Cutting Room Floor: Make Bad Bread
So this first issue of TITLE was originally going to be about bread. The staff of life. Gluten-free or otherwise. Still is, in some ways. Bread being a metaphor for the means of surviving in a very nitty-gritty, dat-to-day basis. The money behind the art. The things you do to keep the lights on.
Part of this was my mother’s recipe for pita bread. I was on a bread-baking kick for awhile there and I still advocate it to anyone who hasn’t made a loaf or some flatbread. It’s an experience of demystifying some of the basics, getting a feel for the intersection of art and science in any act of creation. What’s great about bread is that it’s very much an artifact of it’s inputs, craft, and setting. The yeast, the flour, and water interact with the kneading the humidity and the heat to produce something that is unique to that time and place. It’s a food and a photograph.
At any rate, here’s the missing recipe. It’s not an ideal recipe it’s just the bare minimum of something functional that will make an edible product. The idea is to cross that line and make something Not That Great but to Make Something. The perfect is the enemy of the good and all that.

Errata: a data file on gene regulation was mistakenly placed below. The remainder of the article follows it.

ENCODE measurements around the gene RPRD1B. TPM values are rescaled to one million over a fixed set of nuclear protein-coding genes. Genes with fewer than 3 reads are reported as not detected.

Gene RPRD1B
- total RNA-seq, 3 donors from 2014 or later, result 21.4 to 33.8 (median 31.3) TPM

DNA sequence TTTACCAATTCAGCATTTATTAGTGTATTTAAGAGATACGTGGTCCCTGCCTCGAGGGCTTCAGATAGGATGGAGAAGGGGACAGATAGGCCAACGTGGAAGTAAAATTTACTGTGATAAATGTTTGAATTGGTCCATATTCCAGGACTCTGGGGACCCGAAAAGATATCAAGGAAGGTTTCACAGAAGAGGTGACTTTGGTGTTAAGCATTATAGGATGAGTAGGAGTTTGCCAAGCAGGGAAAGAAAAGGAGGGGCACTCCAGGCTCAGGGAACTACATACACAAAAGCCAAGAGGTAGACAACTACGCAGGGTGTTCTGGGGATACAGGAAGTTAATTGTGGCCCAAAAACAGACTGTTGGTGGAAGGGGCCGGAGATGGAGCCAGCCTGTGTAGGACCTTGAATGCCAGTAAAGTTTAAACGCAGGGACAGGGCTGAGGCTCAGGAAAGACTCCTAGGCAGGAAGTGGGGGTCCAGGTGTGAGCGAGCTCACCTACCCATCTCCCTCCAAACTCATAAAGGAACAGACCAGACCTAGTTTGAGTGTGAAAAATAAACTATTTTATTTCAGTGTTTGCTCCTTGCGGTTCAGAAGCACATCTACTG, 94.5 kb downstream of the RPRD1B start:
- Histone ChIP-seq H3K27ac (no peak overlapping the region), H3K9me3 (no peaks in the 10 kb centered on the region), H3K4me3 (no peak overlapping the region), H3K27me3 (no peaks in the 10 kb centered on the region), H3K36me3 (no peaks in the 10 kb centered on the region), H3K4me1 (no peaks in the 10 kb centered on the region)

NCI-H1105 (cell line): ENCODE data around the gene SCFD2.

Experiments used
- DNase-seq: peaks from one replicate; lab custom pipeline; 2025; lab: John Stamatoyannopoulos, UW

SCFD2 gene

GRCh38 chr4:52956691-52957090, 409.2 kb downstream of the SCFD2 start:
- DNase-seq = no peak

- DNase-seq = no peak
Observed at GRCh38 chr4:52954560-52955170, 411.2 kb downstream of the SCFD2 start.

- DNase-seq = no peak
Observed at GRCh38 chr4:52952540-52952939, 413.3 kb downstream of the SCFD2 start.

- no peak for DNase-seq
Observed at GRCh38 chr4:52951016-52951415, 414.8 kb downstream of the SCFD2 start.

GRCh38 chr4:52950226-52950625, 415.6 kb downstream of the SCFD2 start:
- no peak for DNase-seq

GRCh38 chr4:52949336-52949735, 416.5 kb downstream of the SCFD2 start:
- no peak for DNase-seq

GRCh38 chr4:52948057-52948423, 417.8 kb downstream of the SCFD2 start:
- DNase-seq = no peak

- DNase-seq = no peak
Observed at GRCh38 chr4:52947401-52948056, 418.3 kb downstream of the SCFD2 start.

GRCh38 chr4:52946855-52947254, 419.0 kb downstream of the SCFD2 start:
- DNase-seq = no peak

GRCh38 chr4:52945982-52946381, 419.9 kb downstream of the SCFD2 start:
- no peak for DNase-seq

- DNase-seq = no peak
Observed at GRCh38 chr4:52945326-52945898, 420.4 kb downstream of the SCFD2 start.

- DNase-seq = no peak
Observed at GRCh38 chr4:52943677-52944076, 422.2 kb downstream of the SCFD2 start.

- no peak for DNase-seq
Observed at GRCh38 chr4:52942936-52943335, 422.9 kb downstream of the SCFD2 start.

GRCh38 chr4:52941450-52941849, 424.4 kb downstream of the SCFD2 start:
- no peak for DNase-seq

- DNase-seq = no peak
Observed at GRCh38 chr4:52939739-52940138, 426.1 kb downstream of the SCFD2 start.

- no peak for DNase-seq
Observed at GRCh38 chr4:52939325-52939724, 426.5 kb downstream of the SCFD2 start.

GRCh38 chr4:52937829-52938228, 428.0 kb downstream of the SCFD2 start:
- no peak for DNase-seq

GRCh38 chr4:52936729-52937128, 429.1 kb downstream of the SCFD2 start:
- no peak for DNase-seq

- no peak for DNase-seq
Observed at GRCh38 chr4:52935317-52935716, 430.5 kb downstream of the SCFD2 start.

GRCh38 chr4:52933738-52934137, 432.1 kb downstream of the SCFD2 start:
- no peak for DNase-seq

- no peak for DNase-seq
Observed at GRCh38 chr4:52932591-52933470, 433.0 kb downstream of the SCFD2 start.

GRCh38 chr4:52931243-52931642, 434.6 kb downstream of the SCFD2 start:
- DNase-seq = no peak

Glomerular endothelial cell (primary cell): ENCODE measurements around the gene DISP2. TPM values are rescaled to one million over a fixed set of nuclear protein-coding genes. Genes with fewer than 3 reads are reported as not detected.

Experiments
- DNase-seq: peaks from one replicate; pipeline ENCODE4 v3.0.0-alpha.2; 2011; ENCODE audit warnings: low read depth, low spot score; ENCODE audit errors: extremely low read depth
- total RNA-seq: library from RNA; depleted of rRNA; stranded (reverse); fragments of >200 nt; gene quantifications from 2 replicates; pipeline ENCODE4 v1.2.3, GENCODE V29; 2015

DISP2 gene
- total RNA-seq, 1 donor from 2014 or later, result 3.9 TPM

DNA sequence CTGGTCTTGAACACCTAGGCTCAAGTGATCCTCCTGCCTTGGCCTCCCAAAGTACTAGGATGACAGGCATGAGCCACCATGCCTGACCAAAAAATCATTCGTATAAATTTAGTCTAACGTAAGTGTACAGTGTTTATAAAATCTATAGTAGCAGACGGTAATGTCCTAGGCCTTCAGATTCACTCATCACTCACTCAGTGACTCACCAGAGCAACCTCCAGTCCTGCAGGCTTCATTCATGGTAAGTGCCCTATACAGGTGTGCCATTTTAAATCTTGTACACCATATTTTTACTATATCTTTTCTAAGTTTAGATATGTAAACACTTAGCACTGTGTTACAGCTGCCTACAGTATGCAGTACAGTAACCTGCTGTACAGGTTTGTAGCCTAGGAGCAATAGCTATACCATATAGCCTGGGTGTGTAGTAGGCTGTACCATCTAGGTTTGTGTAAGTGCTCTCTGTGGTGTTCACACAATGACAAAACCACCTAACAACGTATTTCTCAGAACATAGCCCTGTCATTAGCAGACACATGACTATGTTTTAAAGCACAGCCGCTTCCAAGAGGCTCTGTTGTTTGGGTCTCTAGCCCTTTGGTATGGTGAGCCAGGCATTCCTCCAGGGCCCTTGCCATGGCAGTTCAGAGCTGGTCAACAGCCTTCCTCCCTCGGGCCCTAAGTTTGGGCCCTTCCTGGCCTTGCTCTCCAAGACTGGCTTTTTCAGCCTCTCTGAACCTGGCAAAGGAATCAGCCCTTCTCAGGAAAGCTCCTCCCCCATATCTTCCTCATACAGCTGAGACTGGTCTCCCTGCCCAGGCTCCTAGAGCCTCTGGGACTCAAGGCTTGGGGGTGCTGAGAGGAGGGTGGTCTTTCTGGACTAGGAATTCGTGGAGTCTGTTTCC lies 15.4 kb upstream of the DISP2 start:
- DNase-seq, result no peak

So here’s a recipe for some reasonably edible pitas:
3 cups flour
2 tsp salt
2 tsp yeast
1.5 cups water
put in bowl.
Let it rise.
Punch it down, knead it out. Wrap it up and put it in the fridge.
Go directly to dividing it into 5 pieces. Make pieces into flat circles. Think pizzas or pitas. Flatbread. Spritz with water if you have that ability. Let that rise in a warm space. Should take about as long as it takes to preheat your 500 degree oven. Bake 5 minutes, check it at 3 min. (Your oven temp is probably wrong, no matter what. Whatever)
Pull them out, put them on a cooling rack if you have one or just some place that is not an oven. There you go, you’ve got bread. Dip it something, slather it in butter, or just eat it in miserable poverty.